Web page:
I'm just starting out honestly, with "breakfast cake." I know there's a fine line between bread and cake - (banana bread and carrot cake?) and this is a non-dessert cake. It's not a bread. It's also not super sweet. It's breakfast cake, but you can have it for dessert if you want. I was looking to make applesauce cake for two reasons: 1. I had too many apples, and am not interested in things like crisps, crumbles, pies, tarts; and 2. When I was a teenager, there was this orchard/farm market by the mall and they made amazing applesauce cake. So working off the idea that cake can be made of applesauce - and not just in the swap-the-oil-for-applesauce-in-the-Duncan-Hines-mix-way - and that I needed to use some apples, I went to work. Except, it's hard for me with desserts. I don't like really sweet things. Also, I have no idea how that applesauce cake I grew up with was made. But it worked. A very lightly sweet cake (dust it with powdered sugar and you get a bit more sweet in every bite) that's not really CAKE in the plan-your-other-meals-to-account-for-it way.Step one: Applesauce I used to make applesauce by simmering apples and pushing them through a fine sieve. It was tedious, but fairly direct. Apples, heat, sauce. I am now the proud owner of a food processor, so it was much less time consuming, but I made applesauce all the time when I didn't have a food processor, so don't let that get in your way. This is what food mills are for, if you have one of those. I had four apples to start with. These were Fujis from Bird in Hand, PA. If I had five apples, that would be ok too. I wanted a cup and a half of sauce and came up just short. Apples were quartered, cored, and the skins were scored. Then dropped in near-boiling water (disregard the temperature in the photo). Simmer until soft, 20-30 minutes. Run under cool water and drain. Peel skins. Puree (or mill, or push through a sieve). I came up just shy of a cup and a half (that's a cup-and-a-half measuring cup). Apple size is going to vary. Preheat the oven to 350 and grease and flour a pan. Or just flour, you know your own pans. I went with a brownie pan. I took a stick of butter, a quarter cup sugar and a half cup brown sugar and creamed them together. I beat an egg into the mix, and added the applesauce. Since I was a bit short on sauce, I added some cider too. I sifted some flour (half whole wheat, half AP) with baking soda and spices (nutmeg, cinnamon, cloves). And slowly incorporated it into the wet ingredients, stirring gently. Once your dry goods are wet, it's go time. Spread the batter into your pan, and pop it in the oven. Set a timer for 30 minutes, but expect it'll take 45. After 30 minutes, do a toothpick test. You want it moist, but not raw. Let it cool, then turn it out and maybe very liberally apply powdered sugar, since it's really not a sweet cake on its own. With tea I'd call it breakfast, with milk I'd call it dessert. If I was all alone on the couch I might call it dinner. This recipe is cross-posted at SaturdaysMouse.com where I’m working on making food out of food. Spiced Applesauce Breakfast Cake Ingredients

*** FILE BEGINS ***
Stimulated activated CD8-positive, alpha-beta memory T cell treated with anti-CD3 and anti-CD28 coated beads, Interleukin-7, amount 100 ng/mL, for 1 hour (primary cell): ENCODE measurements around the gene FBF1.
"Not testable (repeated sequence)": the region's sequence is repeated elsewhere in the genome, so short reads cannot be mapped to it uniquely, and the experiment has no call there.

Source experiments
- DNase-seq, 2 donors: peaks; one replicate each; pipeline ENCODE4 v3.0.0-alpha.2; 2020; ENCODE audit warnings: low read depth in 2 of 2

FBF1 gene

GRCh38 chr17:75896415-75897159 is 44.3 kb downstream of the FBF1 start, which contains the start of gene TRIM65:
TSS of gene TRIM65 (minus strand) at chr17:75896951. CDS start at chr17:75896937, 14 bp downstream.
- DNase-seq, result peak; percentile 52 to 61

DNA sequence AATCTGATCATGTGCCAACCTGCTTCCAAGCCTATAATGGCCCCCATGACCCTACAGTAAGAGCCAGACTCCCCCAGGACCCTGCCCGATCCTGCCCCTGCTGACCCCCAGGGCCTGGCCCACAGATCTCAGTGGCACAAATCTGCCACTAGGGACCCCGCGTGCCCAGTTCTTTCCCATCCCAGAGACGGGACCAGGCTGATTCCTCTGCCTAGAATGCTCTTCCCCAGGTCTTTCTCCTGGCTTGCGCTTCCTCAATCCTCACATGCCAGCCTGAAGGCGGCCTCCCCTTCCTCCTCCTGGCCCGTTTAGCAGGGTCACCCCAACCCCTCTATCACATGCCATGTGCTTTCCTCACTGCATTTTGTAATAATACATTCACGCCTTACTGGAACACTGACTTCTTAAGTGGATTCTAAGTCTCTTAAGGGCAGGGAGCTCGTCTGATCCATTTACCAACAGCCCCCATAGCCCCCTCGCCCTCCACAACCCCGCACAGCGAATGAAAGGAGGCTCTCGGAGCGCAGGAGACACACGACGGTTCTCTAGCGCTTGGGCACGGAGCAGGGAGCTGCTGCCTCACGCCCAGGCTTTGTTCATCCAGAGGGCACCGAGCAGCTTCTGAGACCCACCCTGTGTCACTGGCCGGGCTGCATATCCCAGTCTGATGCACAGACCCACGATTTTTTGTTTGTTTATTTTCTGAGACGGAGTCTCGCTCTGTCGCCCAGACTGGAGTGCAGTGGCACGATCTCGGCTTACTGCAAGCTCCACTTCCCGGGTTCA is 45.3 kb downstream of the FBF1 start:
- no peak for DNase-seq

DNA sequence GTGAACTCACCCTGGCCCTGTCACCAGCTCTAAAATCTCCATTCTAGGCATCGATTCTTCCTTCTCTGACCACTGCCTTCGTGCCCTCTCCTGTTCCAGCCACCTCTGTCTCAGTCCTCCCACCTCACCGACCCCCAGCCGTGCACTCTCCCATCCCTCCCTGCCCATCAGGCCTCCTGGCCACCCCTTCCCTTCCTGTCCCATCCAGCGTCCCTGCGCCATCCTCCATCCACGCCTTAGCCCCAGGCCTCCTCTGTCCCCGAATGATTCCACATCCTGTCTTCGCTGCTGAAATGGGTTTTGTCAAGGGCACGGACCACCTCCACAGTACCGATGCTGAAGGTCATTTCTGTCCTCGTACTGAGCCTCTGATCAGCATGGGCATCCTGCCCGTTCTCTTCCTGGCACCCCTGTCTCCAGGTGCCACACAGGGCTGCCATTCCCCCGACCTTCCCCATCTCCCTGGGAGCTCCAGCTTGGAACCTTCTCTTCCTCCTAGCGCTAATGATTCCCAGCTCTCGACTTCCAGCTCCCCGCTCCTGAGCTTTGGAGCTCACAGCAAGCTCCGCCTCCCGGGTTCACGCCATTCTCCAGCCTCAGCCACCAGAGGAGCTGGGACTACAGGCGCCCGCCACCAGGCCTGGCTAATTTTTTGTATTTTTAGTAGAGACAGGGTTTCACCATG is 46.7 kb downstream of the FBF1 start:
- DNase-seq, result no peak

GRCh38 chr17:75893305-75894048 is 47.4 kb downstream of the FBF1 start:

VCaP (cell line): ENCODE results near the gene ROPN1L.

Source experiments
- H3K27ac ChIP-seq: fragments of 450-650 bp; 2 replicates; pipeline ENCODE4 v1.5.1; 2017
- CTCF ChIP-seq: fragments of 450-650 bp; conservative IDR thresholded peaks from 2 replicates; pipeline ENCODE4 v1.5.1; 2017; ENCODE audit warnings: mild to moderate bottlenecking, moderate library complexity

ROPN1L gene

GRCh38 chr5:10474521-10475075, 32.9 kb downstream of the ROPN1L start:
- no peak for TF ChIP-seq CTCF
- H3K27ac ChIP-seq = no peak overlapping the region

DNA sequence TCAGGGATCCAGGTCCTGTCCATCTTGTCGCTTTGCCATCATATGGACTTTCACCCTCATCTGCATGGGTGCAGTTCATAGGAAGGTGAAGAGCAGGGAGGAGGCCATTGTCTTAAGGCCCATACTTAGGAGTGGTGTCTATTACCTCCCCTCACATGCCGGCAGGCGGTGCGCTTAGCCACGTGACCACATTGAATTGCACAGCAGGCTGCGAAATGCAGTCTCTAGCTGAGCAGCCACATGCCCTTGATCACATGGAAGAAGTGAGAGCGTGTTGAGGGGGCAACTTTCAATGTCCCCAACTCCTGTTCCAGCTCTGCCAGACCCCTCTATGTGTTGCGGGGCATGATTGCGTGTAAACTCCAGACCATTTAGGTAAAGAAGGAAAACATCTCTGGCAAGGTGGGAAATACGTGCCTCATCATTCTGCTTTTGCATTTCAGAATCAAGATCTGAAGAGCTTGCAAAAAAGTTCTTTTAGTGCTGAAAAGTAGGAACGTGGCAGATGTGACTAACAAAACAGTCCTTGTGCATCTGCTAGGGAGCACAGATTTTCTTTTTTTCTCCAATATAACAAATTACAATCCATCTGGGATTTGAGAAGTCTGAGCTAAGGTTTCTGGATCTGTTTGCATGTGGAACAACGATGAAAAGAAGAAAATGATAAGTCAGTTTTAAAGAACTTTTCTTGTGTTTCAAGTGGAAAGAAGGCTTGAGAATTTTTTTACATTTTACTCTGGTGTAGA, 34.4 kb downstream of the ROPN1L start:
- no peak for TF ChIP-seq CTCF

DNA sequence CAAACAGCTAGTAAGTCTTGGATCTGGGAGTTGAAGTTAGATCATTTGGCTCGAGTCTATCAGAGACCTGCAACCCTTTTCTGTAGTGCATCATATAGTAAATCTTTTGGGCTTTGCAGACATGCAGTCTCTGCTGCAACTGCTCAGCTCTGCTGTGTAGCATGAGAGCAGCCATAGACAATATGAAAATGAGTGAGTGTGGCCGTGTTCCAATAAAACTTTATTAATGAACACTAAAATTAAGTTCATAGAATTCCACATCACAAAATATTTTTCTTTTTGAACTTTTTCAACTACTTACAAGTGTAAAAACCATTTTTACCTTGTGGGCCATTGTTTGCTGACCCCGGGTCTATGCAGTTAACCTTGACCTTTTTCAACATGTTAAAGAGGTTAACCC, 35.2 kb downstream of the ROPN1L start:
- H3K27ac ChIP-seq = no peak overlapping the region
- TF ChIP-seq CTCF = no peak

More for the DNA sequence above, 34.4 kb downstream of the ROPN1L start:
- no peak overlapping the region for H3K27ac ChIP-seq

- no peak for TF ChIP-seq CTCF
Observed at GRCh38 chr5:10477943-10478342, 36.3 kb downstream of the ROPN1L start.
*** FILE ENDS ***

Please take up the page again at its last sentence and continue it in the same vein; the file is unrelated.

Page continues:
• 4-5 apples
  • 1 stick (1/2 cup, 4 oz) butter
  • 1/4 cup white sugar
  • 1/2 cup brown sugar
  • 2 cups flour (I mixed AP and whole wheat)
  • 1.5 teaspoons baking soda
  • 1 pinch salt
  • 1 tablespoon cinnamon
  • 1/2 tablespoon nutmeg
  • 1/2 tablespoon ground cloves
  • 2 tablespoons confectioners' or powdered sugar
  • 1/4 cup (use to fill in for missing applesauce) apple cider (optional)
Instructions
  • Core and quarter apples, and simmer until soft (20-30 mins). Peel and puree - either in a food processor, food mill, or through a fine mesh sieve. Or start with some applesauce and go right to step 2.
  • Cream butter and sugar together. Beat in egg. Mix in applesauce and optional apple cider.
  • Sift dry ingredients (except the confectioners'/powdered sugar) together. Sift again into wet ingredients. Fold in, stirring gently.
  • Spread mixture into a buttered and floured brownie pan. Bake at 350 for 30 min to 45, testing with a toothpick.
  •  Let cool, turn out the cake and dust with confectioners' or powdered sugar.
Details Prep time: 40 mins Cook time: 40 mins Total time: 1 hour 20 mins Yield: 10-20 servings
Share

Amendment Threatens Urban Farms in Philly